Skeptophilia (skep-to-fil-i-a) (n.) - the love of logical thought, skepticism, and thinking critically. Being an exploration of the applications of skeptical thinking to the world at large, with periodic excursions into linguistics, music, politics, cryptozoology, and why people keep seeing the face of Jesus on grilled cheese sandwiches.

Tuesday, June 3, 2014

Avoiding female storms

There's a danger in being a skeptic, and that is that you stand the risk of becoming a cynic -- moving from the stance of "show me why you believe that" into "oh, c'mon, I don't believe that."  I know I have to fight that tendency, myself.  When I see a claim that appears, on its surface, to be ridiculous, some internal bullshitometer starts to ping.

When that happens, it takes some effort on my part to hold back, and to look at the claim itself with as much of an unbiased an eye as I can manage -- an absolutely essential skill, I think, for anyone who wants to keep the critical lens squarely in front of his or her eyes.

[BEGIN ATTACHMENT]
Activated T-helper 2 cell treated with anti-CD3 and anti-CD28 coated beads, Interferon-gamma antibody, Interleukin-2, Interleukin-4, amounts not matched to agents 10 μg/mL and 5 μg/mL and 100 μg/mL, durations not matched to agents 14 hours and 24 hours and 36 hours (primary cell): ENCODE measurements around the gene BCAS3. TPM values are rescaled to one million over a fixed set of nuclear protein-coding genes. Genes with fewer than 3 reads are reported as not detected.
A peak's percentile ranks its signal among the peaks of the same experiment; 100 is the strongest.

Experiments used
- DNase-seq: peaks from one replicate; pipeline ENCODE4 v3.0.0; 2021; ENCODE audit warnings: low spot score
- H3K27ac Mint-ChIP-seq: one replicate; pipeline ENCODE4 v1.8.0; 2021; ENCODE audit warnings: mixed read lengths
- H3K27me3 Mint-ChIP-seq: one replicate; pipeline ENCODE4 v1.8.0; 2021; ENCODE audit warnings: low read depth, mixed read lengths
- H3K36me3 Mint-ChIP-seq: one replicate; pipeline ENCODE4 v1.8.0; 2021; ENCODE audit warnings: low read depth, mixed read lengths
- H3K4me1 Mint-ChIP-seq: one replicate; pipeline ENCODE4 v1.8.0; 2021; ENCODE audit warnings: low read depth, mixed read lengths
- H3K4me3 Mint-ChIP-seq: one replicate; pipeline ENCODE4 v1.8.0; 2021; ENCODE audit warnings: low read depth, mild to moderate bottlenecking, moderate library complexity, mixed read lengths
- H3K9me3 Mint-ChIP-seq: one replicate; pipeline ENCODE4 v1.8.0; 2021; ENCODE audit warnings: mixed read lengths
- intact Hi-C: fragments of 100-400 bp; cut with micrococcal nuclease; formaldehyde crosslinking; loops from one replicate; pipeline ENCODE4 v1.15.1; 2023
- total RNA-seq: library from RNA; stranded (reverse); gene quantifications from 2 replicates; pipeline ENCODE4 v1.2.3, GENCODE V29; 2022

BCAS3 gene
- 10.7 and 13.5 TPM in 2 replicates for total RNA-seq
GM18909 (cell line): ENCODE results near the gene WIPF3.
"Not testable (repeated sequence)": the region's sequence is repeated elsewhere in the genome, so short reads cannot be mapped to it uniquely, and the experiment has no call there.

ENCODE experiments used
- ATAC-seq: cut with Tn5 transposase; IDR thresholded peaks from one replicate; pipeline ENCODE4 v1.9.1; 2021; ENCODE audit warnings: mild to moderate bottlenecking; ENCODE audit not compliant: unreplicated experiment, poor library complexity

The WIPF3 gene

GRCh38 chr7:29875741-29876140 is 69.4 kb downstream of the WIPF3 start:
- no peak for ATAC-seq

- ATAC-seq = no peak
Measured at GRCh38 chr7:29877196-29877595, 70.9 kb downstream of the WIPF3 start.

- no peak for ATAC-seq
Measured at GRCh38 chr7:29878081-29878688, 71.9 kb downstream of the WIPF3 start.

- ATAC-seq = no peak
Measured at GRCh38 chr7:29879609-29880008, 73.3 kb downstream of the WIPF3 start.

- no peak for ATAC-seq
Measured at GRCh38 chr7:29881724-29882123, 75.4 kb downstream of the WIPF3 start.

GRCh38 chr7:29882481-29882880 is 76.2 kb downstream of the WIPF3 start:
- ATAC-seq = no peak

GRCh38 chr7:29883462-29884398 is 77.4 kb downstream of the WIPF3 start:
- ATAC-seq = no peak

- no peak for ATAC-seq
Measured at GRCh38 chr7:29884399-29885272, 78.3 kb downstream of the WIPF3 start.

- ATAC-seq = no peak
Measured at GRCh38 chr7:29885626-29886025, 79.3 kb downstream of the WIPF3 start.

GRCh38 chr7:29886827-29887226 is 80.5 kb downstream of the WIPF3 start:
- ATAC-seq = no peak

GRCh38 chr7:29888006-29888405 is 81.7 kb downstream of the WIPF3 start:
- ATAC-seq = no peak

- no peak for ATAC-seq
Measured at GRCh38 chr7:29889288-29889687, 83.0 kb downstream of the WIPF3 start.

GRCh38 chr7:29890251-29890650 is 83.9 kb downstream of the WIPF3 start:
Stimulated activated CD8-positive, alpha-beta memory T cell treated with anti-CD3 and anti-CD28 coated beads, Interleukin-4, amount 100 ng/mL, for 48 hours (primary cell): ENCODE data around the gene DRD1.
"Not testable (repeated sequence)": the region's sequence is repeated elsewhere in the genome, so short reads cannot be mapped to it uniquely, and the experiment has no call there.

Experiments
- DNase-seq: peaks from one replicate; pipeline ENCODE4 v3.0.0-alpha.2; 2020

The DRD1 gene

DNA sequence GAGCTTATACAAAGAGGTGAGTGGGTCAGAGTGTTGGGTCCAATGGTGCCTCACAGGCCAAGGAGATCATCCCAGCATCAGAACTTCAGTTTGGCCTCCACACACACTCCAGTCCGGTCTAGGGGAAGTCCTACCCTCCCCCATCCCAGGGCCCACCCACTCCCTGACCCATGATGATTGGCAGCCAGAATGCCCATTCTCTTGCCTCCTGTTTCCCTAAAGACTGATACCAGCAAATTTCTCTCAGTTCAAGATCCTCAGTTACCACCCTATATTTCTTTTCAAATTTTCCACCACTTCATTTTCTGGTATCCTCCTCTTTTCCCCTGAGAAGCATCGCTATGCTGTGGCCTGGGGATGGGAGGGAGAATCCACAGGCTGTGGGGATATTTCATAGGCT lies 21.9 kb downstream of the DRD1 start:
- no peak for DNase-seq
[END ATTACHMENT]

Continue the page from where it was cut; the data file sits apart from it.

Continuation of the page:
This comes up because of a link sent to me by a friend, called "Hurricanes With Female Names Are Deadlier Than Masculine Ones."  The first thing I always look for -- the source of the claim -- made me frown a little, because this isn't a story from some wild-eyed blog, it comes from none other than the Proceedings of the National Academy of Sciences, and was written up in Discover magazine.

Here's the claim, as laid out in the Discover article linked above:
According to the multi-part study, the more feminine the name assigned to a severe hurricane, the higher its death toll. Researchers believe implicit gender stereotypes — women are less violent than men, for example — skew the public’s expectation of how dangerous an approaching storm really is and whether they need to take emergency measures, such as evacuation. Basically, people would be more likely to choose to ride out Hurricane Britney than Hurricane Brutus...